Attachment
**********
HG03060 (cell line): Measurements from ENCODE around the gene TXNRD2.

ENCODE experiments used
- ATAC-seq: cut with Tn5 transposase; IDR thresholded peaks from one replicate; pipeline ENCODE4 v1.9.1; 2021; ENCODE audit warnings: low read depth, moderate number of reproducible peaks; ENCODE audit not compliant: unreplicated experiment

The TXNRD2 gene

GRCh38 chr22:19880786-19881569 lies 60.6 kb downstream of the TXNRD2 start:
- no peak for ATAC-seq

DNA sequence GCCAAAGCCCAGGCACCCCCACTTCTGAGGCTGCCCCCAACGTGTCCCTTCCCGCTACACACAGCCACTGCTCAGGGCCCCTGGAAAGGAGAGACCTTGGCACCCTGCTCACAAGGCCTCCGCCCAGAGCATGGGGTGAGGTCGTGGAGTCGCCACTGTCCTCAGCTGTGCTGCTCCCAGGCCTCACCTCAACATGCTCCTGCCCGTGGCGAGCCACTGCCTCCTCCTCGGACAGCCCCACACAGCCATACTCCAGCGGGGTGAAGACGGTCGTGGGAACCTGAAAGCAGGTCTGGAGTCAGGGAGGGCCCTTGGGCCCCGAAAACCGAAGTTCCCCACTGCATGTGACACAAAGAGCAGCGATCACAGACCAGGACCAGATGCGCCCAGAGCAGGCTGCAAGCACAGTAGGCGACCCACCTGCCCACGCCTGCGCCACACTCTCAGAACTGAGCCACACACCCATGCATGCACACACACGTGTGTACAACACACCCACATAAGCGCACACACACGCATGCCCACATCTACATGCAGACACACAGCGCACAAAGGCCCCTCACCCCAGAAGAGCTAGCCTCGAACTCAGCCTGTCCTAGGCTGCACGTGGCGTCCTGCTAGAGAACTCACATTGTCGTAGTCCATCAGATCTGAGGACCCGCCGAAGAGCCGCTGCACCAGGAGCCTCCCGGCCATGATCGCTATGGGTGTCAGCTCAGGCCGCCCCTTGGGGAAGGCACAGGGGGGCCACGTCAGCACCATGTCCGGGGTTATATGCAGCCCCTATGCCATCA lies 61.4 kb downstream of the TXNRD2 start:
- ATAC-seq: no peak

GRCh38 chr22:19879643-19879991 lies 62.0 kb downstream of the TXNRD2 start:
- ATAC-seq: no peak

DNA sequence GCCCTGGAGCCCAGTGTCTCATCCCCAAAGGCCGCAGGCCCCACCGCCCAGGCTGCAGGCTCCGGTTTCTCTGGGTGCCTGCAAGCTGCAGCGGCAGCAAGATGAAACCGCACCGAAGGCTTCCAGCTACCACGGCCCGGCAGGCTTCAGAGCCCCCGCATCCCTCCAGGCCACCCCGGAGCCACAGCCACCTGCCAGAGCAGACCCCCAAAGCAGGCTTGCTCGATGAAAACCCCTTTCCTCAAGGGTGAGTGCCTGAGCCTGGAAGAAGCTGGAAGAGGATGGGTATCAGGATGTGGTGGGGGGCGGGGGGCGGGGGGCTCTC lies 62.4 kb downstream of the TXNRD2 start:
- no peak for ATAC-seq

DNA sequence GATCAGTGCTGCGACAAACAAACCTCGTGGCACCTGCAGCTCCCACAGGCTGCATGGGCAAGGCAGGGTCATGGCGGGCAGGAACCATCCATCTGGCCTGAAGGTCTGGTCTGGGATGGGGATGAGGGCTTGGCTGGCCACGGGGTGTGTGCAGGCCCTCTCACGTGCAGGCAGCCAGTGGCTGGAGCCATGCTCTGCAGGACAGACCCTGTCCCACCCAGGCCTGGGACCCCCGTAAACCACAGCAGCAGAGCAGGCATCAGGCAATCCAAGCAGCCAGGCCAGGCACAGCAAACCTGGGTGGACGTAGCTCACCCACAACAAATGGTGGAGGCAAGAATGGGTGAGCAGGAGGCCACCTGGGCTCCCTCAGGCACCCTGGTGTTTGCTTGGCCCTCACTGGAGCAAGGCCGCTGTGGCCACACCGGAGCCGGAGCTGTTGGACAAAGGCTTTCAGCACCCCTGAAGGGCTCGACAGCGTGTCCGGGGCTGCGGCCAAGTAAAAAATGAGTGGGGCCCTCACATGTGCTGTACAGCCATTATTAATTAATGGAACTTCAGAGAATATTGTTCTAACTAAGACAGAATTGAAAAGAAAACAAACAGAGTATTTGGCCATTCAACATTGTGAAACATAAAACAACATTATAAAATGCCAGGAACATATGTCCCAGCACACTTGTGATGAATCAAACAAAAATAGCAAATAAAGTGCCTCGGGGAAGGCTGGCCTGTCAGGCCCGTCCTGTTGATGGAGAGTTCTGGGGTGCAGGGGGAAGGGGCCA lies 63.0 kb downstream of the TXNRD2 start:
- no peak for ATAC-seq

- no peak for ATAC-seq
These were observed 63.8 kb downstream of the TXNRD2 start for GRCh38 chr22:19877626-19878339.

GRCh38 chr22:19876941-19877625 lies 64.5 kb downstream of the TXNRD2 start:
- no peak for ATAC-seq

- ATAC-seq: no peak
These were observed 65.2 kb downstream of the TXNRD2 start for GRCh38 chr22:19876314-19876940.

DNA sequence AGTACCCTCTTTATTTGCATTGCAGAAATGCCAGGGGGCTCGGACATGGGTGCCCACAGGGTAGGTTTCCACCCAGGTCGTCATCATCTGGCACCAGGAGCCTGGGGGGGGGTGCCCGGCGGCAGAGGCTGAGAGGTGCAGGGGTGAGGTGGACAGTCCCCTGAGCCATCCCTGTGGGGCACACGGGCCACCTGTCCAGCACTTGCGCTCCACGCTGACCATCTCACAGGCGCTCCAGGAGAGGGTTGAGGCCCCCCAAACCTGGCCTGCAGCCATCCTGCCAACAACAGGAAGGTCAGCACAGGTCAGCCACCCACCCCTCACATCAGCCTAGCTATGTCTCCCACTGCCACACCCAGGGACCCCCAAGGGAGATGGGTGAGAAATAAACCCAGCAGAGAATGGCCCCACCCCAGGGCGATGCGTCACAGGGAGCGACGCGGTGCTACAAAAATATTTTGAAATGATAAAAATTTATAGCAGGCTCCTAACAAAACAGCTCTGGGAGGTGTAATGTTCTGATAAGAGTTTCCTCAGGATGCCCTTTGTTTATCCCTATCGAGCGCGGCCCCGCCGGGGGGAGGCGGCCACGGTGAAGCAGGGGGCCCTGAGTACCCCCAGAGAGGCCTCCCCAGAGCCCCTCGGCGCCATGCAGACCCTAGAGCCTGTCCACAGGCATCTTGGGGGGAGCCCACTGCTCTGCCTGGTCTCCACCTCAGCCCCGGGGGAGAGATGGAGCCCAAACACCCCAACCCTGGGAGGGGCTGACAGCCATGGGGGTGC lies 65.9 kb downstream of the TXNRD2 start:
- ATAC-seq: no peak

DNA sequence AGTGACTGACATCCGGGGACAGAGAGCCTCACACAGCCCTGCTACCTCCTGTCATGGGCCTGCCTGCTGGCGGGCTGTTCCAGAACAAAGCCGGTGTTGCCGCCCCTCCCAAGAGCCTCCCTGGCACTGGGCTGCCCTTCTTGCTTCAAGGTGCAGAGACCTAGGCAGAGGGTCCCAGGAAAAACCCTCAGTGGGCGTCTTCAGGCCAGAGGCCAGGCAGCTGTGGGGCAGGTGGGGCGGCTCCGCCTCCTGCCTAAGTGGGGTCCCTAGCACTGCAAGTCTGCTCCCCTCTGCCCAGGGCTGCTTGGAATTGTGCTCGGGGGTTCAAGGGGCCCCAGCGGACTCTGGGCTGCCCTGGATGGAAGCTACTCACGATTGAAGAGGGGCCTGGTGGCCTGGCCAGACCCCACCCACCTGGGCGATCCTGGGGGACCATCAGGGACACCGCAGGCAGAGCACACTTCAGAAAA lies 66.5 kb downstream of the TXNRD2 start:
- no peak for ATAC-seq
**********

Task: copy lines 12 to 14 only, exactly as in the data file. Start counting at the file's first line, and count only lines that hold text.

- no peak for ATAC-seq

DNA sequence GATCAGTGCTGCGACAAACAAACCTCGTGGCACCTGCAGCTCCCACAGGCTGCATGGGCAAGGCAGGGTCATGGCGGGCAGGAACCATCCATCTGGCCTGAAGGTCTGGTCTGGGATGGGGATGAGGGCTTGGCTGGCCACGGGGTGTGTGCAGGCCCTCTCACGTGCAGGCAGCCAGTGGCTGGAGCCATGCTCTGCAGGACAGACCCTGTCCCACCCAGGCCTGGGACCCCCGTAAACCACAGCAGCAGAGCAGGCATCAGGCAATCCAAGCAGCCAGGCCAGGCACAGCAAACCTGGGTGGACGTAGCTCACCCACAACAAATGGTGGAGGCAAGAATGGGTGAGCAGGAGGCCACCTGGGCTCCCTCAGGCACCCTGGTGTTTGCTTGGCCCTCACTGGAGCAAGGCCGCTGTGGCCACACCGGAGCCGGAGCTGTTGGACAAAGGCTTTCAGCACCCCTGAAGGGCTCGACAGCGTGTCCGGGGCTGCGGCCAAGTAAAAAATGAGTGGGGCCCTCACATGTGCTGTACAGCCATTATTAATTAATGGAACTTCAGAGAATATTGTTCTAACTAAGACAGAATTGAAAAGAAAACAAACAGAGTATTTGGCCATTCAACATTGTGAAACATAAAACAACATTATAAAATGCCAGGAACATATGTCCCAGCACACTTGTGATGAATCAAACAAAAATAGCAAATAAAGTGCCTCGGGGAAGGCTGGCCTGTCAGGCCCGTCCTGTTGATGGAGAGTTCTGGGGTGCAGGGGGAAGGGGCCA lies 63.0 kb downstream of the TXNRD2 start:
- no peak for ATAC-seq